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Millions of gallons of Great Lakes water may be diverted to Wisconsin town

An application is under review in Chicago Tuesday that would see 10 million gallons of water diverted daily from the Great Lakes to supply Waukesha, Wis.
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An application is under review in Chicago Tuesday that would see 10 million gallons of water diverted daily from the Great Lakes to supply Waukesha, Wis.

Representatives from Ontario and Quebec are meeting with their counterparts from eight states bordering the Great Lakes to speak to a May 4 discussion draft released by the governing Great Lakes-St. Lawrence River Water Resources Regional Body.

Cancer-causing radium contaminates Waukesha’s groundwater, rendering it undrinkable by that state's Clean Water Act. The draft found “significant environmental impacts” to hundreds of acres of wetlands and local lakes when modeling alternatives to the proposed Lake Michigan diversion.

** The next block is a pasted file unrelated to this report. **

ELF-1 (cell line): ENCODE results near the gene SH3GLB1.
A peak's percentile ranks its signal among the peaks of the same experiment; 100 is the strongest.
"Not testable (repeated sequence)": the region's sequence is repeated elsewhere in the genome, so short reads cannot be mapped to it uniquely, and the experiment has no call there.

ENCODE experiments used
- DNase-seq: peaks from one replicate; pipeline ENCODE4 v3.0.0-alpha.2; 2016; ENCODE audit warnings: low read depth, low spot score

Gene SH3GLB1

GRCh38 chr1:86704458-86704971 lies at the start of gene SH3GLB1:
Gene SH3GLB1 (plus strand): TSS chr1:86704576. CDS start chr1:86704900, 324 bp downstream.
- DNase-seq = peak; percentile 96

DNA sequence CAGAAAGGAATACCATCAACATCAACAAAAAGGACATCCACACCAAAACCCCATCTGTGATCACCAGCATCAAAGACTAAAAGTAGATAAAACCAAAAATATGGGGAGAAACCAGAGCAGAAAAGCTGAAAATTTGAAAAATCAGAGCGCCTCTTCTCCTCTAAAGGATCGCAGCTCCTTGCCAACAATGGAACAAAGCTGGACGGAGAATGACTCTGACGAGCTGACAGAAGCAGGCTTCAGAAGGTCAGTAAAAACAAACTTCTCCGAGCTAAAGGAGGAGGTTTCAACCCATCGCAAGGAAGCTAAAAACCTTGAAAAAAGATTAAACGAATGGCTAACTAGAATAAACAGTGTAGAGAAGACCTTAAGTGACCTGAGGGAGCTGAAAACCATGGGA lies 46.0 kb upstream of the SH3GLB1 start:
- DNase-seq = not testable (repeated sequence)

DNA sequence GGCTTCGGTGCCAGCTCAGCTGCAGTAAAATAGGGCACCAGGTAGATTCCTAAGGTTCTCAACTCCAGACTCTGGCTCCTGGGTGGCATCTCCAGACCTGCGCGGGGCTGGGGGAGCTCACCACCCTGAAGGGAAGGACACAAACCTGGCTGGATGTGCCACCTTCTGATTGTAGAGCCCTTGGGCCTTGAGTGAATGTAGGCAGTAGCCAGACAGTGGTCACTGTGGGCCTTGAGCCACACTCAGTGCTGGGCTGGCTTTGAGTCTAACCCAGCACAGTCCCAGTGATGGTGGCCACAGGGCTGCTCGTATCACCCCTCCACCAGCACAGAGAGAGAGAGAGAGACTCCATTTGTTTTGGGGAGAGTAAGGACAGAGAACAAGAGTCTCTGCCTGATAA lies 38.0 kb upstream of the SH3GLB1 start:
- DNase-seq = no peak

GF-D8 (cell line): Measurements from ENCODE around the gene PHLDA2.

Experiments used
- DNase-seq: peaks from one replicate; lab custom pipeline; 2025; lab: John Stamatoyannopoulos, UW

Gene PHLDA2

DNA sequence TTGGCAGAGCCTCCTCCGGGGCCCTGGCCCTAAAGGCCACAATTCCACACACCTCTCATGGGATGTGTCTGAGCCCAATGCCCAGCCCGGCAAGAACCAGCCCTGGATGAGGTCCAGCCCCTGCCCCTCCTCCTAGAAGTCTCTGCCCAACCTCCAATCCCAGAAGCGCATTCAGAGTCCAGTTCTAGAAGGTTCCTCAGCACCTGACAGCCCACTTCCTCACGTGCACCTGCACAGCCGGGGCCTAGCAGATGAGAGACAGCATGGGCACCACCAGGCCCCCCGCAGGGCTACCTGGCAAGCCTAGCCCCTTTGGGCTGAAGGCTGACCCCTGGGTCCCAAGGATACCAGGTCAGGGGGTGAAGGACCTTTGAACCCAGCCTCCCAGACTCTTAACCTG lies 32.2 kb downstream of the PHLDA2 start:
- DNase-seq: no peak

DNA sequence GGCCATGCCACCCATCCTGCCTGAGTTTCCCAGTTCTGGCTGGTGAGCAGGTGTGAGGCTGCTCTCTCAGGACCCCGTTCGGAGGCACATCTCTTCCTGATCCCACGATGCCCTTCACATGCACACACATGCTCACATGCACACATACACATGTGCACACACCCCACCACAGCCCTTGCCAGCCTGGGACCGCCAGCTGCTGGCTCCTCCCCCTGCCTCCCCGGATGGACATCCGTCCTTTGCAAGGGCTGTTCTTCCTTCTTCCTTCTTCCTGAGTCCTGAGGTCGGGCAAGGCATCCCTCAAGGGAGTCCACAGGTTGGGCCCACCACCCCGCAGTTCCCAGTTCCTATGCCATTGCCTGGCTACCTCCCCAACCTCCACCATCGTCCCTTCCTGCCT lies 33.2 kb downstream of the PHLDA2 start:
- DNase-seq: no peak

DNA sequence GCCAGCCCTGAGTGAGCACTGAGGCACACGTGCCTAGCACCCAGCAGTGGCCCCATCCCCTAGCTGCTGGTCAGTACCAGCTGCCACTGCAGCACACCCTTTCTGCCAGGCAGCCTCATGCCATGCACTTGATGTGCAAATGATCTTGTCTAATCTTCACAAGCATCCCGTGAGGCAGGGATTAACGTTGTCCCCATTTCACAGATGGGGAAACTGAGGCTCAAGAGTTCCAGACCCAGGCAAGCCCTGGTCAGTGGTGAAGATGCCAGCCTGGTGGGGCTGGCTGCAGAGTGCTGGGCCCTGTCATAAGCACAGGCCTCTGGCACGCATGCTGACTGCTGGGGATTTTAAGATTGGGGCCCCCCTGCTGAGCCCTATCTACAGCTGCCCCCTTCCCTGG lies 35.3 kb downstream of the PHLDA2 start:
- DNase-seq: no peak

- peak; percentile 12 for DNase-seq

“The people served by the Applicant deserve a safe, reliable water supply,” it reads.

Ontario expressed concerns over the original application, which would have served consumers outside of agreed-upon basin boundaries for water diversion in a 2006 international agreement.

The regional body found Waukesha to be “wholly outside the Basin” but because it’s “wholly inside Waukesha County,” which straddles the basin’s boundary, its eligibility for water diversion is interpretably within the agreement.

Minister of Natural Resources and Forestry Bill Mauro is waiting to hear the results of Tuesday’s clause-by-clause review.

He said Ontario was encouraged by area reductions in Waukesha’s modified application.

“There are some areas that are part of an amended application that did not meet the guidelines, as we understand it at this point, in the original agreement,” Mauro said, adding that criteria would still affect at least one prospective municipality.

“We’re pleased they came back with amended document that was significantly different than their first application and we’re going to look very closely at what the final document is.”

Once that document is finalized, the governors of all eight states that border the Great Lakes will need to unanimously vote to approve the plan.

Although Ontario and Quebec are signatories to the 2006 agreement, the Canadian provinces can only provide opinions on actions and do not have voting rights.